Bill’s Disco (black bar) was on the corner of Amite and Mill Streets there by the train station. It was called the Interchange when we had it. I’m thinking that when the old theatre burned we moved there and called it the Interchange and Bill Rimes ran it for us… well, the old theatre was called Bill’s Disco and it burned in 80-something. And then we moved on the corner across the street to that small building, opened it was the Interchange on Amite. They tore the old Amite Street Theatre down and built that monstrosity in the back; I can’t remember what it’s called (This is the catty-corner building on the corner of Roach and Amite.)

The dance bar on Capitol was Jack and Jill’s. It wasn’t the first bar; it was the first big dance bar. I don’t know if it was this article (in a local paper), but there was also one in the Washington Post that quoted me as saying that I had the first (gay) bar in Jackson, and no, I didn’t. There were bars years before I had one here. There was a girl bar where Amite Street gets to Capitol and crosses Capitol and turns into Robinson Road. I’m thinking that’s where it was. The road that goes by the train station, Amite, comes in (at an angle) there and crosses Capitol. There’s a little bar that sits there, there’s a parking lot out front. There’s been a bar there for years, but there was a girl that had it for a while. Her name was Polly Wilmer. In fact, I hadn’t seen her in years and Harry and I went by the Waffle House to get something to eat and this girl came by and said, “Are you Jack Myers?” I said, “Yeah.” “Well, this is Polly Wilmer,” she said. Oh, my God, I hadn’t seen her in years, and she’d gotten big, huge and she used to be a little tiny thing. We talked for a while; she used to have that bar, it was on Robinson Road, I think, used to be a Waffle House or something that sat right in here. It wasn’t Mississippi Street.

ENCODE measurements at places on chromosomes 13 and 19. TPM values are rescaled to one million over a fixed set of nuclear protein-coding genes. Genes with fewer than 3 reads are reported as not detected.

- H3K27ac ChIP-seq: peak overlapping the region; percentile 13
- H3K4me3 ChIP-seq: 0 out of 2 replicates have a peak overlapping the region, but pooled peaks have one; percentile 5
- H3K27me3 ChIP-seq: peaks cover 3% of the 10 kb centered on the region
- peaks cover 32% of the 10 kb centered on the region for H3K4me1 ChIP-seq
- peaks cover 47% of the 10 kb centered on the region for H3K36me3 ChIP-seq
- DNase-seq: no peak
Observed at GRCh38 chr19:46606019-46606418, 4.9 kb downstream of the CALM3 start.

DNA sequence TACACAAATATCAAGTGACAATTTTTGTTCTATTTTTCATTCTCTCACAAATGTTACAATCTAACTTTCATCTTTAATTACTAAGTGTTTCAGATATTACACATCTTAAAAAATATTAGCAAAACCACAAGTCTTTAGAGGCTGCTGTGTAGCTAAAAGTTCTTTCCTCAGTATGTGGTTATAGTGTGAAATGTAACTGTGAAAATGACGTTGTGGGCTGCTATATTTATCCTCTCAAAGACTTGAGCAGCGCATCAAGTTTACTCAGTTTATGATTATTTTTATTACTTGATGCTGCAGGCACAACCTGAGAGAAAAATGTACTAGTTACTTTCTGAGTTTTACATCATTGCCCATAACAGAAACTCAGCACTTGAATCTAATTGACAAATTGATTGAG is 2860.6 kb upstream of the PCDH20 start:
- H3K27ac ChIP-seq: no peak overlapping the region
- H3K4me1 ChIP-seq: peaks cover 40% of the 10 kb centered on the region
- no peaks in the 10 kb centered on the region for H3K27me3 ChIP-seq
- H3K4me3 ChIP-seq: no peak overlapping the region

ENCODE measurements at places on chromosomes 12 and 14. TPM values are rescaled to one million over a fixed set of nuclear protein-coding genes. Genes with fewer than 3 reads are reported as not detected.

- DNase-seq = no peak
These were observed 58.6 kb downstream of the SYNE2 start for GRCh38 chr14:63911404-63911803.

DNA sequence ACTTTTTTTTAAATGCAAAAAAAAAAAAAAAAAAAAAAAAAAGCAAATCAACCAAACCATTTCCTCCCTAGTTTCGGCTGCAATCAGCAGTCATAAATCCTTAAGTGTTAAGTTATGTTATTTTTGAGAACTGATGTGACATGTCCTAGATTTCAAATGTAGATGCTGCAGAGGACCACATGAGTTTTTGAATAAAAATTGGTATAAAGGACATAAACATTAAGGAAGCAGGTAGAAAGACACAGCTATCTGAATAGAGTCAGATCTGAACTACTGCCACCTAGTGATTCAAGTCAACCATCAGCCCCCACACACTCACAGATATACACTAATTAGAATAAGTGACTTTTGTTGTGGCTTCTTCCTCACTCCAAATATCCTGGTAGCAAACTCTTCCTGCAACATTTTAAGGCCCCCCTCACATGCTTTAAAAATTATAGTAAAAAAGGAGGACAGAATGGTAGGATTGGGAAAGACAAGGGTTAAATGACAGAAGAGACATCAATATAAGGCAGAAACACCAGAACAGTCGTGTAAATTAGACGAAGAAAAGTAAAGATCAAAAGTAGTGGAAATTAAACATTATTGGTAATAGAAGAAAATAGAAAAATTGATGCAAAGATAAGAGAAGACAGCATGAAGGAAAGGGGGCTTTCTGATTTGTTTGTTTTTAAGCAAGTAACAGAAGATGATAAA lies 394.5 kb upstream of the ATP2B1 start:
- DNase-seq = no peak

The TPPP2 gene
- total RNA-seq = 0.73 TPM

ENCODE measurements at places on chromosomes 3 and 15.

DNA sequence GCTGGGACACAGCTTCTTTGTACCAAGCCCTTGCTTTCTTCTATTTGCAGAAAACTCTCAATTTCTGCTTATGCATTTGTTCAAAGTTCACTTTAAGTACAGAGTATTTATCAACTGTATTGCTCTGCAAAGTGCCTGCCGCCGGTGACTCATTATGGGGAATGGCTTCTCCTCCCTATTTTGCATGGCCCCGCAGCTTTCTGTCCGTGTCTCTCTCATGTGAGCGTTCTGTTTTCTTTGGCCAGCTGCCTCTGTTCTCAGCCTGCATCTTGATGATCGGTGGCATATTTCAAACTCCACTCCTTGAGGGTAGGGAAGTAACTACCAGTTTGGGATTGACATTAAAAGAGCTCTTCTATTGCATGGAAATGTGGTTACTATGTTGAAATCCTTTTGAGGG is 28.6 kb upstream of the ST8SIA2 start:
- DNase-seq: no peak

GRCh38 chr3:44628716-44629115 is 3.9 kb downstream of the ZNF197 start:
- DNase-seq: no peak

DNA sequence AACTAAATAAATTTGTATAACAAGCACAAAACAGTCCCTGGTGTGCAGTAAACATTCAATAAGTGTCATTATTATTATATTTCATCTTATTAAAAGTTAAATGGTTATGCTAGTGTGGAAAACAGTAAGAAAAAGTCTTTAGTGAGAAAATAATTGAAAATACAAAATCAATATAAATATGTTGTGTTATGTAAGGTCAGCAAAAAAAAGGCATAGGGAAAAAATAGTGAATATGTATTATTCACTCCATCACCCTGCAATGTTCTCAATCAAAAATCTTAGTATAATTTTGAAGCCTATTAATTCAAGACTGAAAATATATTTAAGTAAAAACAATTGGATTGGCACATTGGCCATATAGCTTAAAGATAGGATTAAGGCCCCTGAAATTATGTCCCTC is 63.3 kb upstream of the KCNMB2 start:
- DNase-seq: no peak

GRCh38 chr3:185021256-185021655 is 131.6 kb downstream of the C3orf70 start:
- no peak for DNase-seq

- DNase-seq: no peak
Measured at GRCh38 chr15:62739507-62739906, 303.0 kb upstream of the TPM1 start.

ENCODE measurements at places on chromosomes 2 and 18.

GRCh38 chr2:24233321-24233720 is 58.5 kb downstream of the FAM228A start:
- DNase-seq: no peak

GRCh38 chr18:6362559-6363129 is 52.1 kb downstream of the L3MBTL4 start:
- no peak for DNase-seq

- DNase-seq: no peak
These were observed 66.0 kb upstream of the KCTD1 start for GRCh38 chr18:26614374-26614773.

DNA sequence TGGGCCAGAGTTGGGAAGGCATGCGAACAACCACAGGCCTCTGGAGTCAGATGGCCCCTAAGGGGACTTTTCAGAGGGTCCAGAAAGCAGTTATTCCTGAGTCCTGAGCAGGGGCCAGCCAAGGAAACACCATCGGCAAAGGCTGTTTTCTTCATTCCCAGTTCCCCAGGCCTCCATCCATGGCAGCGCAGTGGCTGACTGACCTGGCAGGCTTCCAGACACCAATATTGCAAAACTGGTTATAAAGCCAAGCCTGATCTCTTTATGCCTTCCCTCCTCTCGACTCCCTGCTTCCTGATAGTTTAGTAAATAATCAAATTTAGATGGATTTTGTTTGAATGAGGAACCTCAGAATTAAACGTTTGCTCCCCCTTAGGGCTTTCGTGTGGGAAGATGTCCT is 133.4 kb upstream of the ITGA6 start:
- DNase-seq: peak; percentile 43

When I first opened Mae’s Cabaret on Delta Drive, now Martin Luther King, we got some hassle from the police. I was working at the Raincheck on Northside Drive; going west on Northside drive, you cross over the train tracks and as soon as you crossed over the tracks you took a left and there used to be a brickyard there. The only thing left there was an office; it was very small. It had a nice-sized room in the front, and a nice-sized room in the back, but to get to the back, you had to go through a hallway where the bathrooms were. And then you had the back room, where people could dance. When the police came in, the lady who ran the door would push a button under the desk and a light would flash and everybody would know to sit down. Because in order to have a dance license, you had to have an emergency exit off the dance floor, and there wasn’t a door back there. But one of the policemen said something to Doris about, “We know you have that light,” and she said, “I’m not worried about having a door back there, you know, trying to hem in a queen… (laughter).”

Doris wanted me and her to go into business, I worked with her for a long time, she wanted to open up a bigger place. I think I got a mortgage on my house; I had it paid for. So we opened up the place (Capitol and Farish?), and the police chief said, “The only thing I ask, you know, it’s fine having the show, but I want someone from vice and narcotics to come see the show.” And he did. It was Officer Fitzgerald. After that was over, he said, “Man, I don’t see anything wrong with these shows.” And I said, “Well, I did the right thing, paid the first people off when you told me not to have a show, and sent them back to Atlanta, but it’s not a strip show.” He said, “Well, I see that now, but somebody told us you were going to have a strip show.” That’s when we saw the chief and he said if the church could have their womanless wedding, then we could have a drag show.